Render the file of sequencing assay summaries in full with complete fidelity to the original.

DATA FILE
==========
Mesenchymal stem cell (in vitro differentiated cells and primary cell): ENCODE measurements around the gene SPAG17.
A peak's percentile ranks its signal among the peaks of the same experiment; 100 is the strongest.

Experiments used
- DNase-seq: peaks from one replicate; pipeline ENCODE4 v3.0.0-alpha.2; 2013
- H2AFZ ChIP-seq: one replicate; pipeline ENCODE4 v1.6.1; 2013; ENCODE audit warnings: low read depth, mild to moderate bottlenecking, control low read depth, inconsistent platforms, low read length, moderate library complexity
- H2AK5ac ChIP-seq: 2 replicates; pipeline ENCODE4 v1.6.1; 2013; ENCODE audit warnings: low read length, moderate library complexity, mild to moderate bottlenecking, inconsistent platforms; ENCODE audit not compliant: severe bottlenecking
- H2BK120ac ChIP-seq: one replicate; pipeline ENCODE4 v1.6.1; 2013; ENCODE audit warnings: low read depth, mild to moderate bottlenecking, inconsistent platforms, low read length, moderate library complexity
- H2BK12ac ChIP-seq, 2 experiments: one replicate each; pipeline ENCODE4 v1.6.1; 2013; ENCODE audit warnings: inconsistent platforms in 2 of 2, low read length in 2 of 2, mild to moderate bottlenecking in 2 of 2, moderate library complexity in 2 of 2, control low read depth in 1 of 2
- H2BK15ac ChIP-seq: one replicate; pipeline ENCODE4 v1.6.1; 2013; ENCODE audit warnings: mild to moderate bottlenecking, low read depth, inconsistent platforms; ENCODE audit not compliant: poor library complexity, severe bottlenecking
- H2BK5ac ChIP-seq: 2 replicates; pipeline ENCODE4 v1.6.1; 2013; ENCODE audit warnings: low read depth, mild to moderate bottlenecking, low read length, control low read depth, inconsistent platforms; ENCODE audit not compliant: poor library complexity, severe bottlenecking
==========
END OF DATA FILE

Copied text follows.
Mesenchymal stem cell (in vitro differentiated cells and primary cell): ENCODE measurements around the gene SPAG17.
A peak's percentile ranks its signal among the peaks of the same experiment; 100 is the strongest.

Experiments used
- DNase-seq: peaks from one replicate; pipeline ENCODE4 v3.0.0-alpha.2; 2013
- H2AFZ ChIP-seq: one replicate; pipeline ENCODE4 v1.6.1; 2013; ENCODE audit warnings: low read depth, mild to moderate bottlenecking, control low read depth, inconsistent platforms, low read length, moderate library complexity
- H2AK5ac ChIP-seq: 2 replicates; pipeline ENCODE4 v1.6.1; 2013; ENCODE audit warnings: low read length, moderate library complexity, mild to moderate bottlenecking, inconsistent platforms; ENCODE audit not compliant: severe bottlenecking
- H2BK120ac ChIP-seq: one replicate; pipeline ENCODE4 v1.6.1; 2013; ENCODE audit warnings: low read depth, mild to moderate bottlenecking, inconsistent platforms, low read length, moderate library complexity
- H2BK12ac ChIP-seq, 2 experiments: one replicate each; pipeline ENCODE4 v1.6.1; 2013; ENCODE audit warnings: inconsistent platforms in 2 of 2, low read length in 2 of 2, mild to moderate bottlenecking in 2 of 2, moderate library complexity in 2 of 2, control low read depth in 1 of 2
- H2BK15ac ChIP-seq: one replicate; pipeline ENCODE4 v1.6.1; 2013; ENCODE audit warnings: mild to moderate bottlenecking, low read depth, inconsistent platforms; ENCODE audit not compliant: poor library complexity, severe bottlenecking
- H2BK5ac ChIP-seq: 2 replicates; pipeline ENCODE4 v1.6.1; 2013; ENCODE audit warnings: low read depth, mild to moderate bottlenecking, low read length, control low read depth, inconsistent platforms; ENCODE audit not compliant: poor library complexity, severe bottlenecking